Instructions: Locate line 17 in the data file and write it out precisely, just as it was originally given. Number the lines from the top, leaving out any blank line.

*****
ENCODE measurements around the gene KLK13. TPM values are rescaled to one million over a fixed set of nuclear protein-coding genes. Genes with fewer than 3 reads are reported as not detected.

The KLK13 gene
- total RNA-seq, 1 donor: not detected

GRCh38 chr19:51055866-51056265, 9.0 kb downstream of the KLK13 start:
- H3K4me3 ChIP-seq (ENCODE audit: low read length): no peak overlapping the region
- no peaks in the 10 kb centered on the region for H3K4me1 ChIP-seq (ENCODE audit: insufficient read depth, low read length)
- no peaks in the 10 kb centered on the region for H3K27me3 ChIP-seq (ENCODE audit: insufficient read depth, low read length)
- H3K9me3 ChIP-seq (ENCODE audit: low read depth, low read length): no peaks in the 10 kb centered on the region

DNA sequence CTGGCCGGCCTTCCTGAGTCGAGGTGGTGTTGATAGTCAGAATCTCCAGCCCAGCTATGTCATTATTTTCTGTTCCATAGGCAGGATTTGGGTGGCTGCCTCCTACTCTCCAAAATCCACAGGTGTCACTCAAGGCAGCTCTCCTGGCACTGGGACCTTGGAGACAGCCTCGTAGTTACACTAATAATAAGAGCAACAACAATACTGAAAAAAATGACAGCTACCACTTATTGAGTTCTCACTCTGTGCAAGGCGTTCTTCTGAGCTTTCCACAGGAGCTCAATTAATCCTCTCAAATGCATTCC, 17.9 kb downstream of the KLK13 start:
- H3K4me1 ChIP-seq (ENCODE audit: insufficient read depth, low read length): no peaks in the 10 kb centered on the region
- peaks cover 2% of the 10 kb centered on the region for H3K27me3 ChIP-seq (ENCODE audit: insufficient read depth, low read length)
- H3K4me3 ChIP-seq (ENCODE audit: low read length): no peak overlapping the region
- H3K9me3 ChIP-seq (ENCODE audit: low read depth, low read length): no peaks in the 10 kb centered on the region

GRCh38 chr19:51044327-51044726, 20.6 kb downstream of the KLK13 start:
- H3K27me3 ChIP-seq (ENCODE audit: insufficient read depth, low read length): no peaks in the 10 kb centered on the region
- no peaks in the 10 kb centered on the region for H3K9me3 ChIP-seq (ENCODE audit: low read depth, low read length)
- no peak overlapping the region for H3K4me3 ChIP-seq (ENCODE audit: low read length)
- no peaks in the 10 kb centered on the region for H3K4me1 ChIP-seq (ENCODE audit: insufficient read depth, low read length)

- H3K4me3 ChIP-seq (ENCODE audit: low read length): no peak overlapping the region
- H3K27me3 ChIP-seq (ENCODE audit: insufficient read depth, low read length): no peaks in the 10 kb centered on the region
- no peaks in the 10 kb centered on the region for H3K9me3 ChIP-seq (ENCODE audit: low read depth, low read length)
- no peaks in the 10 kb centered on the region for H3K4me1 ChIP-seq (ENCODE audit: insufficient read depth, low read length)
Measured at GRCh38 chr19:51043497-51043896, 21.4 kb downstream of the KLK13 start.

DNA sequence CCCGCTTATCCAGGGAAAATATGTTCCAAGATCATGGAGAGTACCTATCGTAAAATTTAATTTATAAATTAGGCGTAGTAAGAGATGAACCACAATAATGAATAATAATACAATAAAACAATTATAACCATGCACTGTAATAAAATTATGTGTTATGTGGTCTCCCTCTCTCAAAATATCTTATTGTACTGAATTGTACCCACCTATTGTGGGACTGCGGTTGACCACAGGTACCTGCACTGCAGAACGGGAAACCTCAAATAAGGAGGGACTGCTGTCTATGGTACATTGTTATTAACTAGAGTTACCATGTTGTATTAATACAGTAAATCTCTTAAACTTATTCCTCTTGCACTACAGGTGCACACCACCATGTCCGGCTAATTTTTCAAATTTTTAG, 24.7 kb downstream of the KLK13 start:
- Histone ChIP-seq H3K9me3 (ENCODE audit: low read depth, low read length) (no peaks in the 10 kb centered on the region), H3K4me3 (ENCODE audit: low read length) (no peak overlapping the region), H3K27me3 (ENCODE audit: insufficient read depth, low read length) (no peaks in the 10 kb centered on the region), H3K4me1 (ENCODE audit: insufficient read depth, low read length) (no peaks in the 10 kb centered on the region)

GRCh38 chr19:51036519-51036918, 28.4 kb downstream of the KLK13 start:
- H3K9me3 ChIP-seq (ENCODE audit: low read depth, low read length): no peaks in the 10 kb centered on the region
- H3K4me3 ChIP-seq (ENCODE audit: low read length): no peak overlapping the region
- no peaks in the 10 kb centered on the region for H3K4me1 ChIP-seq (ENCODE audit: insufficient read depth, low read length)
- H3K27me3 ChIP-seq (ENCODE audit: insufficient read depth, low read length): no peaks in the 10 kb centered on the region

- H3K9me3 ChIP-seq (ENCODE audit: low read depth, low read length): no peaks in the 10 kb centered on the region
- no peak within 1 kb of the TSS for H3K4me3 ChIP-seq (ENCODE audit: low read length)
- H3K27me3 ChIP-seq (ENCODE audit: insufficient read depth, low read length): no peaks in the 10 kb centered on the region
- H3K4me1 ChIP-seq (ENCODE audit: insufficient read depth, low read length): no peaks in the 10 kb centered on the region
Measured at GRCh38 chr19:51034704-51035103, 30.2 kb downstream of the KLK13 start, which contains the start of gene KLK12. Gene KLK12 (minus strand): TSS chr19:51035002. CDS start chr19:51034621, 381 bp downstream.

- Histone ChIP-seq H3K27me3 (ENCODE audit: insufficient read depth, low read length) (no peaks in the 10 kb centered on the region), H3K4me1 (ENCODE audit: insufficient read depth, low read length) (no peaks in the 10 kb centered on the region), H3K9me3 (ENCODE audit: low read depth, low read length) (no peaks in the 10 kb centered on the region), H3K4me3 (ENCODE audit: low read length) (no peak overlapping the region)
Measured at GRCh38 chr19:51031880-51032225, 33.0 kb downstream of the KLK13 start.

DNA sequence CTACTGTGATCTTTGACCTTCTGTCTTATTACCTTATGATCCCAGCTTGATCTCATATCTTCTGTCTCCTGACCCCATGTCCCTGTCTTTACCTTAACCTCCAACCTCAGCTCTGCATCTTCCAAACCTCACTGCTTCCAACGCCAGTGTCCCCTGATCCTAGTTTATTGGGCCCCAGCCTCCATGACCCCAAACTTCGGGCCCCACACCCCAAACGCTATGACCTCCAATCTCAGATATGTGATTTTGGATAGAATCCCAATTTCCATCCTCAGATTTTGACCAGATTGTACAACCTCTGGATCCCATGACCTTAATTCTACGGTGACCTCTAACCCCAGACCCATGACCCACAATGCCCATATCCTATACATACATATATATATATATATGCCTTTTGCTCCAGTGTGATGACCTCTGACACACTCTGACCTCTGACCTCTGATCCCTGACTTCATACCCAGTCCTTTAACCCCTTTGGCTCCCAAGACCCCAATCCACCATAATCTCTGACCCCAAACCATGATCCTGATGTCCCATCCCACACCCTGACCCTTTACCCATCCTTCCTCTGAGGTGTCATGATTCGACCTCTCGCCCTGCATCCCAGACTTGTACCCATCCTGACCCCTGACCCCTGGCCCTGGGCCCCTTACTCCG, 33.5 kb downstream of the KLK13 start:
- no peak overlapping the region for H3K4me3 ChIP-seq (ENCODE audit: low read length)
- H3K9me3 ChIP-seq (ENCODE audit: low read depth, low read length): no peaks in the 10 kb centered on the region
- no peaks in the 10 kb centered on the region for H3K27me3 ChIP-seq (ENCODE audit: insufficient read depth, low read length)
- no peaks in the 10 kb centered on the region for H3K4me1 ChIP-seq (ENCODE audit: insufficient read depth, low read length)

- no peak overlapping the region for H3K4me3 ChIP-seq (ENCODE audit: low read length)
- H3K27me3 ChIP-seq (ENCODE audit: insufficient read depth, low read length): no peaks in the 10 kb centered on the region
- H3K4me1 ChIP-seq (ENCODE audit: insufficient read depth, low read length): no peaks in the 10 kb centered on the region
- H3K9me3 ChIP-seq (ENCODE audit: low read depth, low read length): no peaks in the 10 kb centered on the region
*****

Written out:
- no peak overlapping the region for H3K4me3 ChIP-seq (ENCODE audit: low read length)